Welcome to the blog of the course and textbook Facing up to global warming: What is going on and what you can do about it. This course is run by Professor Nick Gray of the Trinity Centre for the Environment at Trinity College Dublin.

Thursday, September 24, 2015

Facing Up To Global Warming Published

Facing Up To Global Warming: what is going on and how you can make a difference?

This new book was published today and  explores climate change and how individuals can make a difference. 

 Below is the Preface from the new book.

In 1972, a startling book was published called Limits to Growth . This book became hugely influential in the environmental movement, and while it alerted us to the fragility of our future on planet Earth, it also, inadvertently, helped to eventually undermine the credibility of environmentalism. The book predicted when certain non-renewables, including fossil fuels and metals, would become exhausted. The predictions were based on the best available knowledge at that time, but what it never envisaged in the early 1970’s, was that within a decade humans would be extracting oil, gas, and minerals in some of the remotest, extreme, and fragile places on Earth … a process that has continued and expanded to the present day. So the predictions proved incorrect in practice, but it reinforced the idea that all resources are limited and are slowly being exhausted.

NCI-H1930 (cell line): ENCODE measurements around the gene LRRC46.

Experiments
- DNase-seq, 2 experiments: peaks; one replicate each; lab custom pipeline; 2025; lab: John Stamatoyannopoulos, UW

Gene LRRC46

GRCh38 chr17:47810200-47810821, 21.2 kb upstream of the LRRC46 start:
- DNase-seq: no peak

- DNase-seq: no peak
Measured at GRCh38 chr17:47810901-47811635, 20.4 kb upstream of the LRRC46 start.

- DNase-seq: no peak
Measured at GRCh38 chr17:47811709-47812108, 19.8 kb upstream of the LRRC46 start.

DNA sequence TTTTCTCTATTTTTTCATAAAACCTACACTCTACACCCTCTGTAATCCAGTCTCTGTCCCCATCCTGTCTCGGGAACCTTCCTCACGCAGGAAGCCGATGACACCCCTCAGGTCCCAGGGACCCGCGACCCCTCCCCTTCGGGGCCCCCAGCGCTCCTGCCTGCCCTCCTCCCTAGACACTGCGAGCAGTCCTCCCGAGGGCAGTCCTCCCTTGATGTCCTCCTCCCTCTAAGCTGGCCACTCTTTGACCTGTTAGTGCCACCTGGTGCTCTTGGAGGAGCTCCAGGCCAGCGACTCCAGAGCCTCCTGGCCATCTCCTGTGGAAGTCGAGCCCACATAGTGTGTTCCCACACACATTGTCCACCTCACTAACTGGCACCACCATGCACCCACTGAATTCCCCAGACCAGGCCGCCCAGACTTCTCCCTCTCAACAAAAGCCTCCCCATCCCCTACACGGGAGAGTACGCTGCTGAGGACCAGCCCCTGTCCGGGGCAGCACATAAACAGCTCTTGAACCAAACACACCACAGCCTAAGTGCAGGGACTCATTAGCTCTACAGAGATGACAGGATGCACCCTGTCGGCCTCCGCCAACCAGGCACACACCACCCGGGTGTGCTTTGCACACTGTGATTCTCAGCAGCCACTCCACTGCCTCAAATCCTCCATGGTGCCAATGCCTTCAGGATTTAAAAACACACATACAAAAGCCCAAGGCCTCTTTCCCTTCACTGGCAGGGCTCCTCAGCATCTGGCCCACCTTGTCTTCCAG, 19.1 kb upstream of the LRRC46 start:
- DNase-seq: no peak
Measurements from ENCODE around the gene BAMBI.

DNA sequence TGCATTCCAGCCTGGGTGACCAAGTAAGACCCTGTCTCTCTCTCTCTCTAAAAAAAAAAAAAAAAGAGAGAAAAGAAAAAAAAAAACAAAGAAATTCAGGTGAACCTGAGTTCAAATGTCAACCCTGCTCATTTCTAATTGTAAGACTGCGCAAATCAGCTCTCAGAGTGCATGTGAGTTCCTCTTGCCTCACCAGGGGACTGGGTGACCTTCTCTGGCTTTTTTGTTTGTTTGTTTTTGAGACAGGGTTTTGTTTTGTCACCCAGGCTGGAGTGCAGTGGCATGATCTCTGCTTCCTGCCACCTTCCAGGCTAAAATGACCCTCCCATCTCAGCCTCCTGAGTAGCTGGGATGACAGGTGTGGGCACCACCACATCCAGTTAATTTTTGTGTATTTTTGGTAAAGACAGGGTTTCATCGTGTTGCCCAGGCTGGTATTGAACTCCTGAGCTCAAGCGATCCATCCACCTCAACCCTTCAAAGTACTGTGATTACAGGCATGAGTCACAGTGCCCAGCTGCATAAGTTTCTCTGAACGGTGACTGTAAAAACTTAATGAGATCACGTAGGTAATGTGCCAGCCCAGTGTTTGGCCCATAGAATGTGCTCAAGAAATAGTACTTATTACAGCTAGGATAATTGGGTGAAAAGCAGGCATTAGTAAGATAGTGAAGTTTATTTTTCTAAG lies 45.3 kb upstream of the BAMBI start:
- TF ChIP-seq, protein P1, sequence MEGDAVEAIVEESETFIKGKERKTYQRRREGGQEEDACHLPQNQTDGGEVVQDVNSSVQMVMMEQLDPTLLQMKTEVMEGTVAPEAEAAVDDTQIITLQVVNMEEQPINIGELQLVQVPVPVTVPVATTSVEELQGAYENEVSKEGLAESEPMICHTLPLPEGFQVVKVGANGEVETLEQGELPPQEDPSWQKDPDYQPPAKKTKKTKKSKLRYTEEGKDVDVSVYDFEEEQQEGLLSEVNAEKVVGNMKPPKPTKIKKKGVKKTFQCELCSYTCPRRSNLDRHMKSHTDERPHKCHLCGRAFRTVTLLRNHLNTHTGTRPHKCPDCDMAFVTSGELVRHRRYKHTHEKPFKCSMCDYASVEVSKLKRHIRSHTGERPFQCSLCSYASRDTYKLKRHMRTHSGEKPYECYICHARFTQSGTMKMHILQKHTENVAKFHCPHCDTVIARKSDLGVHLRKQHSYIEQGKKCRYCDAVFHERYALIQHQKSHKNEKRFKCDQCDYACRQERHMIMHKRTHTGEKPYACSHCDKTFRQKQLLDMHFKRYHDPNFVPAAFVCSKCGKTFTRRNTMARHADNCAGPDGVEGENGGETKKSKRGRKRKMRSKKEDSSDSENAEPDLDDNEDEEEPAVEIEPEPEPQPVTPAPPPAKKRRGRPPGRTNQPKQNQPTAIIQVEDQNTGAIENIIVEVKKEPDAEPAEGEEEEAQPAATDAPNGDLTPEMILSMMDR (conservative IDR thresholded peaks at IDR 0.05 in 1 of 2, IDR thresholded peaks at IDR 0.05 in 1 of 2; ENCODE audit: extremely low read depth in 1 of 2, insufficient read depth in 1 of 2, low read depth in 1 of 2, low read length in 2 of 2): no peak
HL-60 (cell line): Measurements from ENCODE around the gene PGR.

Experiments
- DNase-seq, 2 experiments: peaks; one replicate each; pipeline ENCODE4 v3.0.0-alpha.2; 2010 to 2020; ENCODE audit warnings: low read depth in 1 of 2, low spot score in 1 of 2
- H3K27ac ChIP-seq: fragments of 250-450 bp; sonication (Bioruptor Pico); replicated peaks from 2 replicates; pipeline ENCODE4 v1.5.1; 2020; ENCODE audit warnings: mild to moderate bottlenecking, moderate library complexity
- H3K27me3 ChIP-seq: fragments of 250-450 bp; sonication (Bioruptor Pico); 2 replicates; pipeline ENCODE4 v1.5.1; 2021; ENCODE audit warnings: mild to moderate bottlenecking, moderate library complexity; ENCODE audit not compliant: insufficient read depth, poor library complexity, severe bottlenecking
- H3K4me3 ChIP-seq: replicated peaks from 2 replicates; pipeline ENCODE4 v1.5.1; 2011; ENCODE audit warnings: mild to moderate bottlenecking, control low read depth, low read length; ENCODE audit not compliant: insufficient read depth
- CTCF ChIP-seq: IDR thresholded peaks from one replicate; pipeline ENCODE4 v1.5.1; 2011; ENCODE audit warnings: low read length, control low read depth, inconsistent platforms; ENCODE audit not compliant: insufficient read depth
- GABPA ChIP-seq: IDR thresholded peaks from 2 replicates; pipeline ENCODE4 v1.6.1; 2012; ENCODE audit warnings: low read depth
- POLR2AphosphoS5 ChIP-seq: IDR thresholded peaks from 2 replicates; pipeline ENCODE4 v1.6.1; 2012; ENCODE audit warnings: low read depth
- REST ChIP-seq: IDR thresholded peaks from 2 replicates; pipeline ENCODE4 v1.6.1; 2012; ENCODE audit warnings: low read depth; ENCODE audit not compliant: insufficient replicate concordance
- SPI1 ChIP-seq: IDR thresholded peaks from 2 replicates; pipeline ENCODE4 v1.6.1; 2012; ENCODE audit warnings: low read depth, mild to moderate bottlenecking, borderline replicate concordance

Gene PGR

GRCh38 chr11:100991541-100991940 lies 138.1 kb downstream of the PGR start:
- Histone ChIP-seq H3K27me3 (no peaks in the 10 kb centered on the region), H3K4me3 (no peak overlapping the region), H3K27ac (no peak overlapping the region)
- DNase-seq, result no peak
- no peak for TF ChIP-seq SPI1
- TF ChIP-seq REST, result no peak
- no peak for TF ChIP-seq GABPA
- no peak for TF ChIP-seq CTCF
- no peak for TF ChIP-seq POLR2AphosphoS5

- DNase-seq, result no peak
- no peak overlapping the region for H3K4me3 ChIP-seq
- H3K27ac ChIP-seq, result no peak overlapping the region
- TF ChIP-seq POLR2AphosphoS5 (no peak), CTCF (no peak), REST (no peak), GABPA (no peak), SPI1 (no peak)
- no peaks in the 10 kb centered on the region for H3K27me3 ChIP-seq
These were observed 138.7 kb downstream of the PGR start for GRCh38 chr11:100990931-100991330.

This book became a driving force for many environmental scientists who realized that we have to act both collectively and individually to preserve our home, planet Earth, with its unique biosphere and which is home to millions of different living organisms of which we are just one species. For me personally, being an environmental scientist has been a long and often disappointing journey and at various times I have been shocked, scared, and often depressed by the unfolding of the current crisis which is so intertwined with global warming. But, to my surprise, in recent years I have begun to feel more hopeful that perhaps we can deal with our climate and resource problems to create a sustainable planet. So in this book, I have attempted to explain what the problems are and suggest some solutions. However, the book comes with a warning. During the 15 chapters that follow, I am going to make a lot of you really annoyed and possibly upset, I apologize in advance. I am not trying to shock; I am simply putting the facts before you so that you can make up your own mind. Neither am I telling anyone that their lifestyle is wrong, or alternatively, that they are better than the next person because they have invested in green energy or a hybrid car. The book is an overview; it is not a text on the theory of sustainability or population dynamics; it simply looks at what the individual should know and addresses some of the issues closest to our everyday lives.

There are hundreds of academic and specialist texts on sustainability, but they fail to link sustainability to tackling global warming, especially at the individual level. Adopting any form of sustainable actions in your life will cause significant effects both direct and indirect. Such actions will lead to changes that will influence economic and social norms … so sustainability if properly applied will mean socio economic change. I begin the text by giving a brief overview of the problems of climate change and the real difficulties that having such a rapidly growing population is placing on the idea of a sustainable and equitable planet. Discussions on population is always a very emotive issue and so I have simply given some basic facts, and shown that as population grows our ability to live sustainably on planet Earth becomes more challenging. So this is not a comfortable book.